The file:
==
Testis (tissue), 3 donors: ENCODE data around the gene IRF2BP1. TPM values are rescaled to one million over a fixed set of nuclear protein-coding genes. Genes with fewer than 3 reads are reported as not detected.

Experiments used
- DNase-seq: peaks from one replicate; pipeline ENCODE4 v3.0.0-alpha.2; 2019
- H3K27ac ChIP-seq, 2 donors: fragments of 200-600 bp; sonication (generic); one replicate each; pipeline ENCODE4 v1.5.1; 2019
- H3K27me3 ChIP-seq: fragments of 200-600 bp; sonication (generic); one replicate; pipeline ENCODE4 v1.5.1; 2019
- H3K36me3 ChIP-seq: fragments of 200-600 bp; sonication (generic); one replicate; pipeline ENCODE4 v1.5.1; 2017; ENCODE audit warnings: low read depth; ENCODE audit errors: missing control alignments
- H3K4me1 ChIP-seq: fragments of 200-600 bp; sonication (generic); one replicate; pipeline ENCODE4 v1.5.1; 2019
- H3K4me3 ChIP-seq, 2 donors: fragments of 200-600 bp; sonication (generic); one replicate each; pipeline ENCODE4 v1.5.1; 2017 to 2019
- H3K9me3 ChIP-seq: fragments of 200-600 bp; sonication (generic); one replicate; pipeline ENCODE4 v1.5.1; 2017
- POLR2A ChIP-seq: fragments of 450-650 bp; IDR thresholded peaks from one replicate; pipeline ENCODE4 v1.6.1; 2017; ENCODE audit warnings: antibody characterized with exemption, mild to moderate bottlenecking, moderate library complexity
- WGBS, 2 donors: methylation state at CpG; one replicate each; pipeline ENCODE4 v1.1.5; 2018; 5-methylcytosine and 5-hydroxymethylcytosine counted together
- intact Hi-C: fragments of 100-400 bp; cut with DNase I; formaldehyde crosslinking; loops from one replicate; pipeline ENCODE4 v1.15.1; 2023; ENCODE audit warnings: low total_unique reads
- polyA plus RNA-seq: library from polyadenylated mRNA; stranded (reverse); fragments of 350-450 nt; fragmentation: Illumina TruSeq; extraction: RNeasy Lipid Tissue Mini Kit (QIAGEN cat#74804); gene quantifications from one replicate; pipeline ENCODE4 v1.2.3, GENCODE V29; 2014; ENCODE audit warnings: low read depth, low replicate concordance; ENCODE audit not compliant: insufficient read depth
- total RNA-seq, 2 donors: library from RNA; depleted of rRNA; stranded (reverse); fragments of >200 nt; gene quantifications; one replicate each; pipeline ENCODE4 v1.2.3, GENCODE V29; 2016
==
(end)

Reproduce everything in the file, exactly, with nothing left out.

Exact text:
Testis (tissue), 3 donors: ENCODE data around the gene IRF2BP1. TPM values are rescaled to one million over a fixed set of nuclear protein-coding genes. Genes with fewer than 3 reads are reported as not detected.

Experiments used
- DNase-seq: peaks from one replicate; pipeline ENCODE4 v3.0.0-alpha.2; 2019
- H3K27ac ChIP-seq, 2 donors: fragments of 200-600 bp; sonication (generic); one replicate each; pipeline ENCODE4 v1.5.1; 2019
- H3K27me3 ChIP-seq: fragments of 200-600 bp; sonication (generic); one replicate; pipeline ENCODE4 v1.5.1; 2019
- H3K36me3 ChIP-seq: fragments of 200-600 bp; sonication (generic); one replicate; pipeline ENCODE4 v1.5.1; 2017; ENCODE audit warnings: low read depth; ENCODE audit errors: missing control alignments
- H3K4me1 ChIP-seq: fragments of 200-600 bp; sonication (generic); one replicate; pipeline ENCODE4 v1.5.1; 2019
- H3K4me3 ChIP-seq, 2 donors: fragments of 200-600 bp; sonication (generic); one replicate each; pipeline ENCODE4 v1.5.1; 2017 to 2019
- H3K9me3 ChIP-seq: fragments of 200-600 bp; sonication (generic); one replicate; pipeline ENCODE4 v1.5.1; 2017
- POLR2A ChIP-seq: fragments of 450-650 bp; IDR thresholded peaks from one replicate; pipeline ENCODE4 v1.6.1; 2017; ENCODE audit warnings: antibody characterized with exemption, mild to moderate bottlenecking, moderate library complexity
- WGBS, 2 donors: methylation state at CpG; one replicate each; pipeline ENCODE4 v1.1.5; 2018; 5-methylcytosine and 5-hydroxymethylcytosine counted together
- intact Hi-C: fragments of 100-400 bp; cut with DNase I; formaldehyde crosslinking; loops from one replicate; pipeline ENCODE4 v1.15.1; 2023; ENCODE audit warnings: low total_unique reads
- polyA plus RNA-seq: library from polyadenylated mRNA; stranded (reverse); fragments of 350-450 nt; fragmentation: Illumina TruSeq; extraction: RNeasy Lipid Tissue Mini Kit (QIAGEN cat#74804); gene quantifications from one replicate; pipeline ENCODE4 v1.2.3, GENCODE V29; 2014; ENCODE audit warnings: low read depth, low replicate concordance; ENCODE audit not compliant: insufficient read depth
- total RNA-seq, 2 donors: library from RNA; depleted of rRNA; stranded (reverse); fragments of >200 nt; gene quantifications; one replicate each; pipeline ENCODE4 v1.2.3, GENCODE V29; 2016